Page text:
Creating and Erasing Colorful Spirals in Corn Syrup Using the Principles of Laminar Flow Fluid Mechanics

Engineer Destin Sandlin of Smarter Every Day excitedly performed an experiment using the principles of the Taylor–Couette flow, which describes the steady flow of liquid created between two rotating cylinders. In his demonstration, Sandlin used lots of clear corn syrup in a manual laminar flow machine. Once the liquid started flowing, Sandlin added in three different colors to the clear liquid. As he rotated the handle of the container clockwise, the colors spun into numerous spirals.

Ultra Reverse Laminar Flow

When he reversed the turn of the handle, the spirals disappeared and the colors separated from each other and stood alone, albeit a bit worn.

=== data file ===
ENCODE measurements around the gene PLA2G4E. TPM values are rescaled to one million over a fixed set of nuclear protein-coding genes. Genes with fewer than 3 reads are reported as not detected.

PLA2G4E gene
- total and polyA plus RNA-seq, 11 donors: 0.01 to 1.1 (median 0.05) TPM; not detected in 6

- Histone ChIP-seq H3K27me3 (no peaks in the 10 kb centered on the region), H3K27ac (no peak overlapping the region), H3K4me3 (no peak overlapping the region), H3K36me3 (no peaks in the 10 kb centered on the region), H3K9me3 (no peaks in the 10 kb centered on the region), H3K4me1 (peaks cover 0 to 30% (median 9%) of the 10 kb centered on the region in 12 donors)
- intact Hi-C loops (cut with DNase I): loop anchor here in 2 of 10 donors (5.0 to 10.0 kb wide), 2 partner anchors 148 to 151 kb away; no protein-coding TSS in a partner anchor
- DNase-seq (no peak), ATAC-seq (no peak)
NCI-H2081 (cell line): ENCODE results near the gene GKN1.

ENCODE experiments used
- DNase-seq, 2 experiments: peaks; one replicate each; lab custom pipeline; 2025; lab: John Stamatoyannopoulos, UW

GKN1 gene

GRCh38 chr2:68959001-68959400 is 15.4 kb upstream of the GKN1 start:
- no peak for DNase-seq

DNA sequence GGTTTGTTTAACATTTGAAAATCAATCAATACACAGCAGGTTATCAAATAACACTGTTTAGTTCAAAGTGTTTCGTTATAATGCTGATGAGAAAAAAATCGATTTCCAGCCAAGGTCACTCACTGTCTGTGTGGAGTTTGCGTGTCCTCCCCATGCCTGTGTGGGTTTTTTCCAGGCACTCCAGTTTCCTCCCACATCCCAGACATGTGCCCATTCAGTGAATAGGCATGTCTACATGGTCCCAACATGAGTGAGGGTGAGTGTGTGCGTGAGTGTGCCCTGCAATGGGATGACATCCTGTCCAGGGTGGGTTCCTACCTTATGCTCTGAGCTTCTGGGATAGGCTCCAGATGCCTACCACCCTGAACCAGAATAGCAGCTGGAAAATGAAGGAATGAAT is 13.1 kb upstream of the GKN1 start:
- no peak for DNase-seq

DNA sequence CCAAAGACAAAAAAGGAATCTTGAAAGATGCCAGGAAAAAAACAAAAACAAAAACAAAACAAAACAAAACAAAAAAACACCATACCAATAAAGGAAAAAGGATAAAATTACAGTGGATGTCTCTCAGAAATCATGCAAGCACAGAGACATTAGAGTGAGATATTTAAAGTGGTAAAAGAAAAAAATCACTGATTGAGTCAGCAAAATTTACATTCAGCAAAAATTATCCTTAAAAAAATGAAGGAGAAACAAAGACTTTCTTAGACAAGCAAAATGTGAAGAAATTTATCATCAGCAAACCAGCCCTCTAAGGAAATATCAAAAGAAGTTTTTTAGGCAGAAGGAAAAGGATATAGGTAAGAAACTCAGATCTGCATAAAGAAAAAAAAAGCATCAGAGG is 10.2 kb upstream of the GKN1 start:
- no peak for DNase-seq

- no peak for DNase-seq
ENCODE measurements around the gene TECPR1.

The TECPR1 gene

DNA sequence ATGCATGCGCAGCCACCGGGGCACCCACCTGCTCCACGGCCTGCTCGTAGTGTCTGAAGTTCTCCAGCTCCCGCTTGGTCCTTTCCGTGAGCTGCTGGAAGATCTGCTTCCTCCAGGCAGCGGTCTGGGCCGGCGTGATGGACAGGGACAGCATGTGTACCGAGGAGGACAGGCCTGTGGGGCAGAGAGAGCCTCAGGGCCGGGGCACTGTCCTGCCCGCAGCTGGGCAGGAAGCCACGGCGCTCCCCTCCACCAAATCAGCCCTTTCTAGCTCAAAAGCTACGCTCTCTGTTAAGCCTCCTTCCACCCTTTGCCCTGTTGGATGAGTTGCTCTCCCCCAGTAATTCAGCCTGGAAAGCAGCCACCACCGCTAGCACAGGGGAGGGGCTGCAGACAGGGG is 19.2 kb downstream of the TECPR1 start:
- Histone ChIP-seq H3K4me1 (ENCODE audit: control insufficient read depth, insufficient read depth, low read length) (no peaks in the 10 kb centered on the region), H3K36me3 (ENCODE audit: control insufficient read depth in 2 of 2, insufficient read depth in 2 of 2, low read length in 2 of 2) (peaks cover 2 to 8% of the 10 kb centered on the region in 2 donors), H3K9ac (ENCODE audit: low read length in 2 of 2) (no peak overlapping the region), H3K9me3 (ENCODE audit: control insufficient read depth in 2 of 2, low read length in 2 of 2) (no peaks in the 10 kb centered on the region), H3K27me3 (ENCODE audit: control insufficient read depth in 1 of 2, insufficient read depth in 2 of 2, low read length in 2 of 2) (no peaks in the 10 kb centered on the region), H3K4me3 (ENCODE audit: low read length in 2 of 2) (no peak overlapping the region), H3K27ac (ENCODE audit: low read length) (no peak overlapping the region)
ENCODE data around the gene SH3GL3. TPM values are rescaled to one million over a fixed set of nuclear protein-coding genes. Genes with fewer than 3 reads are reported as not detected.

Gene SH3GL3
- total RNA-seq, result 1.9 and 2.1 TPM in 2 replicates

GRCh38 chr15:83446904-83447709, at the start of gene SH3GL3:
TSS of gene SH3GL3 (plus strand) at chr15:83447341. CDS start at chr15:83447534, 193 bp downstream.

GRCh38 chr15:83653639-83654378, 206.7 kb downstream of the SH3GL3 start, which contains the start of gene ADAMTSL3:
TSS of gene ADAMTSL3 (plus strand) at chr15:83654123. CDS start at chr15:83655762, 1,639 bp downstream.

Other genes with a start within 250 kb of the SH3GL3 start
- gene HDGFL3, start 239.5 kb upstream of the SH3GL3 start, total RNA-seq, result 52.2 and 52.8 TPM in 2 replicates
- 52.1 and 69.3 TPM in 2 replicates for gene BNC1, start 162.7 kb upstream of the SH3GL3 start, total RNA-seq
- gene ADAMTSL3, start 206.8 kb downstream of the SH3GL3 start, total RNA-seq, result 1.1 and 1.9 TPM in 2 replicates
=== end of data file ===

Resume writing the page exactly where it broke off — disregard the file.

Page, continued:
You see all those striations, that happens because of the way we were mixing it. It looks like different layers sheared at different rates. So we had different viscosities at different times and so we get this striated pattern.

Sandlin also sees this experiment as a much larger metaphor for life.

…Okay, so this is an awesome fluid mechanics demonstration. But for me, there’s a metaphor to all this. Sometimes it feels like life is turbulent like everything is jumbled up and there’s no way you’re ever gonna get things set straight. But I believe, if you slowly and methodically think about the way you got yourself into the situation and start thinking about how to get out of that situation, and take slow, deliberate steps, hopefully, hopefully…one day, you will actually be able to get out of the situation. But, it requires patience and deliberate thinking to get it all straightened out.

Here’s some behind-the-scenes footage from this incredible experiment.